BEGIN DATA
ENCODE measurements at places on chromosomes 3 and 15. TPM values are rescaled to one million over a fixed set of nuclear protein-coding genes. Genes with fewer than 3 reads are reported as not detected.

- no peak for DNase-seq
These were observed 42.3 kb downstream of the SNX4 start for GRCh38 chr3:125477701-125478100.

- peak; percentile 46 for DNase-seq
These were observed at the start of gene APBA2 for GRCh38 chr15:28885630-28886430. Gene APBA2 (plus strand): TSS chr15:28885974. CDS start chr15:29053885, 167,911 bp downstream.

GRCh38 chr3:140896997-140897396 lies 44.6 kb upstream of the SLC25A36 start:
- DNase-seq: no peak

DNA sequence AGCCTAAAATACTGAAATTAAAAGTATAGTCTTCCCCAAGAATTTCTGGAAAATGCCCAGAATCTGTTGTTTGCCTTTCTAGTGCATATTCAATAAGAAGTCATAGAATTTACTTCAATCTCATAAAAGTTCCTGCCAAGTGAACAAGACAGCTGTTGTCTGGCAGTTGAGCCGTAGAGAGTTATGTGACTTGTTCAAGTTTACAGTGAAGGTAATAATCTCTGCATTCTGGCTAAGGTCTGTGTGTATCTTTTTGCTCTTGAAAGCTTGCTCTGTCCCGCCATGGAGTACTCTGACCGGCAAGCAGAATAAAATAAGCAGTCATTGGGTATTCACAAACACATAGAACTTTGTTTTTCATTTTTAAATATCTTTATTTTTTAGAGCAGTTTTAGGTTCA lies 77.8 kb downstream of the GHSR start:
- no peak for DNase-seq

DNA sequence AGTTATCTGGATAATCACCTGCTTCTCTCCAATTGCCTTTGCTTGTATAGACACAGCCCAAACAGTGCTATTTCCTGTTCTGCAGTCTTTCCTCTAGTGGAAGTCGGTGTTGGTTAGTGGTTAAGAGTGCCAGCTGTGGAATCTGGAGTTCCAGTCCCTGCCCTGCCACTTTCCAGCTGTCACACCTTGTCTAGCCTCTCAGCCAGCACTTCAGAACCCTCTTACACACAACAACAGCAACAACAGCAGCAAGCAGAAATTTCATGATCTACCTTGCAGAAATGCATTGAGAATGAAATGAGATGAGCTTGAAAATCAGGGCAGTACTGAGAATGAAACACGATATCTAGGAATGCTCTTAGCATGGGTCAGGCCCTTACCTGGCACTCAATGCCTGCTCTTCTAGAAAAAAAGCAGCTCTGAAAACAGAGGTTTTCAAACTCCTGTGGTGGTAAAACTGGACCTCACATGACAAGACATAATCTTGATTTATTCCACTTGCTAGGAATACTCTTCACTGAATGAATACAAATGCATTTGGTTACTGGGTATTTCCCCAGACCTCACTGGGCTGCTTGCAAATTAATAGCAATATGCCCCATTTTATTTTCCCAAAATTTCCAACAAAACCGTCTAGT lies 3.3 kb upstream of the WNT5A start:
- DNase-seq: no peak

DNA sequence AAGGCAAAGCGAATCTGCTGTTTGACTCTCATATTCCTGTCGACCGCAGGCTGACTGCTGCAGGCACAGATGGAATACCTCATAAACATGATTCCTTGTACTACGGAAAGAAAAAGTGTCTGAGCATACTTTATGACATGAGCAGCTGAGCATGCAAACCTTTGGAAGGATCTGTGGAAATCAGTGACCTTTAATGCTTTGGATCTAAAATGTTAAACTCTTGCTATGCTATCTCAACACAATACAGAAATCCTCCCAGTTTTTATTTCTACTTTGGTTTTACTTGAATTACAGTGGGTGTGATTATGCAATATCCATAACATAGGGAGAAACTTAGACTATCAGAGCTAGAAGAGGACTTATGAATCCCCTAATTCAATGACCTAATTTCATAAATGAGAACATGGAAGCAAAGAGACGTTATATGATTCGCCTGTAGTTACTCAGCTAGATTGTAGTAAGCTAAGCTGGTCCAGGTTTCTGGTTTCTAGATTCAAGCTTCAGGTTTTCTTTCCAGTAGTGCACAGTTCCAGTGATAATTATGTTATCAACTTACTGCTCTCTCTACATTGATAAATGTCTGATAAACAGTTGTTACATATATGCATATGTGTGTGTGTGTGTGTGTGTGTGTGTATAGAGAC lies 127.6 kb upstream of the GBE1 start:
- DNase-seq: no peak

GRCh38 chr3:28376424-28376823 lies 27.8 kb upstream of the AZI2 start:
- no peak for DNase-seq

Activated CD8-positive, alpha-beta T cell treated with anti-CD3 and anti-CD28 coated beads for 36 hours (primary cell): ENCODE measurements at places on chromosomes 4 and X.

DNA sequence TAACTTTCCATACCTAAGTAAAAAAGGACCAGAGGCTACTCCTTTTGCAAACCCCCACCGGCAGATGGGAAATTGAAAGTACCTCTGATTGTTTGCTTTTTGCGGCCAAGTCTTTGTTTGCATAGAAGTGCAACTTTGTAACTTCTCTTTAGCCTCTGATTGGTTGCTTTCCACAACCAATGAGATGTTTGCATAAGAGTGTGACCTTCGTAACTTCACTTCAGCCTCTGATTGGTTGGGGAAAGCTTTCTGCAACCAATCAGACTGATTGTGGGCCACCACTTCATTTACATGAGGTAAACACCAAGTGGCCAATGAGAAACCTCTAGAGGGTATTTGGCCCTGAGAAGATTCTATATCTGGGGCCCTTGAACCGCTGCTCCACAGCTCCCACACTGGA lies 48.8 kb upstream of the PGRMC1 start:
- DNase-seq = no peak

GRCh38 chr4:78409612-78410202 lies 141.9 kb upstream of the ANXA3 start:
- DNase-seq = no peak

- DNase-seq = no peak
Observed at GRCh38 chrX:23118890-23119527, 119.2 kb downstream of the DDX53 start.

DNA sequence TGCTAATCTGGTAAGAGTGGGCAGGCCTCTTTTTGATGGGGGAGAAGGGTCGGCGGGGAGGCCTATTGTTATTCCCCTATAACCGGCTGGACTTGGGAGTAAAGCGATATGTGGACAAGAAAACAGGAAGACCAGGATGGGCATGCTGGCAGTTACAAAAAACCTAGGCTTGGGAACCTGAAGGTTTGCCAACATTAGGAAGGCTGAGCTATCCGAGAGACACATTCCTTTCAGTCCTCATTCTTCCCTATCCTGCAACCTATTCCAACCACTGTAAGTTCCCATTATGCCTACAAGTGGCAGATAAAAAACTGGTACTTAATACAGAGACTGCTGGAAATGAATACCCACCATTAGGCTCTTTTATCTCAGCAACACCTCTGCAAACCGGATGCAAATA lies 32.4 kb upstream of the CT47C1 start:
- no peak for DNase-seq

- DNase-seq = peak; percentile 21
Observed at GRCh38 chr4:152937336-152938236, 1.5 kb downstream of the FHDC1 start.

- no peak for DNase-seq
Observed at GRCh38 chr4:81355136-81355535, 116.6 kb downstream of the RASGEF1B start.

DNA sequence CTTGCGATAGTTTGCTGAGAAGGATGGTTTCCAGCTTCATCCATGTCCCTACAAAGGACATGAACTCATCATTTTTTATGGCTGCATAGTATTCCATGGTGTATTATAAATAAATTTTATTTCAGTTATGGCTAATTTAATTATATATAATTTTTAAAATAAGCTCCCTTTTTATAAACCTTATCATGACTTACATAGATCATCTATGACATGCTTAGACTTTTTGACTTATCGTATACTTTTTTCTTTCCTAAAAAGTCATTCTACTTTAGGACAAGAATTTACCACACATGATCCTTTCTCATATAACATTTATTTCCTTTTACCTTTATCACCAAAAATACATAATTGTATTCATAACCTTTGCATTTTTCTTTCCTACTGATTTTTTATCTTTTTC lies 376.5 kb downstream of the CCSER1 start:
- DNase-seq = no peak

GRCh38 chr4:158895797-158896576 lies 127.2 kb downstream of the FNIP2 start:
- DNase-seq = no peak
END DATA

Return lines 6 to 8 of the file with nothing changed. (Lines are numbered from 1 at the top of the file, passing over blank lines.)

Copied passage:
GRCh38 chr3:140896997-140897396 lies 44.6 kb upstream of the SLC25A36 start:
- DNase-seq: no peak

DNA sequence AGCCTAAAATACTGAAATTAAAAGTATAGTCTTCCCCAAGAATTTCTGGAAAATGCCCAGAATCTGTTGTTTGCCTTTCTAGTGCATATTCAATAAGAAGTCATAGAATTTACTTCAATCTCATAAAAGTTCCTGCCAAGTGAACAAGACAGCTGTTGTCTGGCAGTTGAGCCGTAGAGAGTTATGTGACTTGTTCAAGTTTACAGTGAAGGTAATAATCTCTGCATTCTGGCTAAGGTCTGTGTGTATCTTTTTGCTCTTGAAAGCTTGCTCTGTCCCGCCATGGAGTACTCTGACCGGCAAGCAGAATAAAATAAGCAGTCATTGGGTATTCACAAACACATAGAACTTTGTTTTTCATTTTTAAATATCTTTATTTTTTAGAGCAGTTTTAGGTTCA lies 77.8 kb downstream of the GHSR start: